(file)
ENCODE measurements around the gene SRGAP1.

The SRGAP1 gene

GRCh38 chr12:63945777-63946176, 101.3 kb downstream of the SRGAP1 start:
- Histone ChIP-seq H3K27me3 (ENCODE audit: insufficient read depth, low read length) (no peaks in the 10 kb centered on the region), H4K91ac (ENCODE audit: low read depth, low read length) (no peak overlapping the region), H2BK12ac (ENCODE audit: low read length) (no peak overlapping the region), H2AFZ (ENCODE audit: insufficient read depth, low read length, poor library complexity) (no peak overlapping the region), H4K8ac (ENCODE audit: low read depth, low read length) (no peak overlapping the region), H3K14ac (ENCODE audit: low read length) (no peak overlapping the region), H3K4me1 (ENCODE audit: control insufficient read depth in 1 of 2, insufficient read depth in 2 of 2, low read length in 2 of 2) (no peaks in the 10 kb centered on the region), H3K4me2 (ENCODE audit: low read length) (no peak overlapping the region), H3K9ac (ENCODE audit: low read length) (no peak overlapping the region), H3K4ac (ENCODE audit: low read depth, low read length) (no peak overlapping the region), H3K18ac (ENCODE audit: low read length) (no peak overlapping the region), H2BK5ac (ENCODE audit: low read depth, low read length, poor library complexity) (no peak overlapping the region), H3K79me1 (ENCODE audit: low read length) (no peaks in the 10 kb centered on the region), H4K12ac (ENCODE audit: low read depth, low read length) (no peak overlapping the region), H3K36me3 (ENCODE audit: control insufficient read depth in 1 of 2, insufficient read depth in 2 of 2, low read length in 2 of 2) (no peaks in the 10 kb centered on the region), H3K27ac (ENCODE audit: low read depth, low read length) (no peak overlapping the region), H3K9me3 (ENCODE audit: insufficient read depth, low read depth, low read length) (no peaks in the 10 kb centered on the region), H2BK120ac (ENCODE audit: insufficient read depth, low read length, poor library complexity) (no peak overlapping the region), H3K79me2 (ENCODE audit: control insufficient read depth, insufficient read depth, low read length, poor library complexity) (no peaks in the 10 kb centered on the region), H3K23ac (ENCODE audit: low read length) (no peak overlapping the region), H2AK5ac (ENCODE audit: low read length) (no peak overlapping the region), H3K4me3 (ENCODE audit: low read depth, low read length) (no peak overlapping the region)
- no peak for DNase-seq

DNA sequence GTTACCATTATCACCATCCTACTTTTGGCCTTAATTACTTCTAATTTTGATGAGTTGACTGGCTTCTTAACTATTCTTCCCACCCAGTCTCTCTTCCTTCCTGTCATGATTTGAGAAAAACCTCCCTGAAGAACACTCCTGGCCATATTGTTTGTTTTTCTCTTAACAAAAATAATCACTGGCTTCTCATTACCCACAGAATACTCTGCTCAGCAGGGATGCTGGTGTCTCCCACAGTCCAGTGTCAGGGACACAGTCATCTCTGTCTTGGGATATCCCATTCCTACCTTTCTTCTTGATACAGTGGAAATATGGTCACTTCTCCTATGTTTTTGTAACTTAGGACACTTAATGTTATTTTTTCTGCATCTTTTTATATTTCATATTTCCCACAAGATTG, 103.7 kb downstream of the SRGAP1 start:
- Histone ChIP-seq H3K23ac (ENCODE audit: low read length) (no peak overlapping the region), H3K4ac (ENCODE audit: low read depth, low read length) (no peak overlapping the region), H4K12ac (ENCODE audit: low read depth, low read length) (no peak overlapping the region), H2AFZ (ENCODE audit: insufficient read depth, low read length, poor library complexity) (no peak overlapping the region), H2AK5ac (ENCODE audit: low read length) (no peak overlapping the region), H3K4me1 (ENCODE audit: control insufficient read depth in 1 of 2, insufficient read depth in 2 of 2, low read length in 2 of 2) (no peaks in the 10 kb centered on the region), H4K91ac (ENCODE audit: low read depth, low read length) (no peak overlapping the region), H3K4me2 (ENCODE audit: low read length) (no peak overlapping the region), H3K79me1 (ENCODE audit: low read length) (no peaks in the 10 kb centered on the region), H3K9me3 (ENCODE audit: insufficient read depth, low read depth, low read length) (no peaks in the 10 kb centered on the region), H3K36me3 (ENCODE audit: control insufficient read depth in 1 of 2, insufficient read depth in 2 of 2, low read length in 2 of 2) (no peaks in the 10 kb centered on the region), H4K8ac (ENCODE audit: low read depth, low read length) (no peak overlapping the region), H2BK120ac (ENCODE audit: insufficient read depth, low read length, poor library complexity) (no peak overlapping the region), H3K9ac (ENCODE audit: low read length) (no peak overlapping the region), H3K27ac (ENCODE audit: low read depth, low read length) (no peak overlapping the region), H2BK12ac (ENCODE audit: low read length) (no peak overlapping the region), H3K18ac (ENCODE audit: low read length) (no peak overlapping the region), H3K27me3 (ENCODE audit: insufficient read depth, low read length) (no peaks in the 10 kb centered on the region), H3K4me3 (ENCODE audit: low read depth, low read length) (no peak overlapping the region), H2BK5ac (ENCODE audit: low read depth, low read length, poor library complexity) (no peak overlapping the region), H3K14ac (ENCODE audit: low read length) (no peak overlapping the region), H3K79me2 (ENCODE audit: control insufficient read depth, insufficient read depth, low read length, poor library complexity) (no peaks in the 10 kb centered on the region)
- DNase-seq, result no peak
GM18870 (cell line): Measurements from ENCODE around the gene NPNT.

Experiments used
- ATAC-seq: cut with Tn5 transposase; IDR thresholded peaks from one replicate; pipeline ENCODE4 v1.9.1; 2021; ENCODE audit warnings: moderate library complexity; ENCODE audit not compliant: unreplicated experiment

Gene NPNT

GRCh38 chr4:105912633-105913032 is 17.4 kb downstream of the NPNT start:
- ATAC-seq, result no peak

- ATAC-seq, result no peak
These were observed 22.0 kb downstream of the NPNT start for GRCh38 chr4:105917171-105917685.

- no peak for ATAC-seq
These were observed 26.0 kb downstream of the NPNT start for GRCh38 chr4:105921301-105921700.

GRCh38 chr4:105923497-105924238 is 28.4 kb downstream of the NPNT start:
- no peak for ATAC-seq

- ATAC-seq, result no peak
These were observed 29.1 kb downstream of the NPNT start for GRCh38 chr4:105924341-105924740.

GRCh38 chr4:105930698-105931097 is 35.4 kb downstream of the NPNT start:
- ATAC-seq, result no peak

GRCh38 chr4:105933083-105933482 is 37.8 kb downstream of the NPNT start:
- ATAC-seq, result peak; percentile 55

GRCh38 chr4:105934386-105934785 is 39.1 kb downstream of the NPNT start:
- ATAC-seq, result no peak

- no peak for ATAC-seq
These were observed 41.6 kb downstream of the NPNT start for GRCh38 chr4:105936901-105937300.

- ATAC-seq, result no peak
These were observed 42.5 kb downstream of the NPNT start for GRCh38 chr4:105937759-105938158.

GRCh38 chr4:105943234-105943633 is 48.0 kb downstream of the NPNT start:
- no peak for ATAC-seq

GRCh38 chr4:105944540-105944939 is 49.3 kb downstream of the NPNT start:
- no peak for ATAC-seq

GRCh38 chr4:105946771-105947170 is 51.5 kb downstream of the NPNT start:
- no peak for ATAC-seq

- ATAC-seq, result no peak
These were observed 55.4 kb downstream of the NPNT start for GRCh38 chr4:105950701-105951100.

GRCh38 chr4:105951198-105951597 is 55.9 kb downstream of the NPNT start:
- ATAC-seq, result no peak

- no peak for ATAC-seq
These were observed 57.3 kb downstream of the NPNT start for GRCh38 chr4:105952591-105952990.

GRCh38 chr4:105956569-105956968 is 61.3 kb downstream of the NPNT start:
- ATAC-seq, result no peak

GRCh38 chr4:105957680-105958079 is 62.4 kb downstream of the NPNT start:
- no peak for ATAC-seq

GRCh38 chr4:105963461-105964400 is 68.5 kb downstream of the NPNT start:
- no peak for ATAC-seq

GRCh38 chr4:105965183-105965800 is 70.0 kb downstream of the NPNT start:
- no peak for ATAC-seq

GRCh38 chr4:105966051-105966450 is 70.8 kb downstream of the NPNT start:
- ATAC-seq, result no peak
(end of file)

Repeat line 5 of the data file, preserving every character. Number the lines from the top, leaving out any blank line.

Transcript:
- no peak for DNase-seq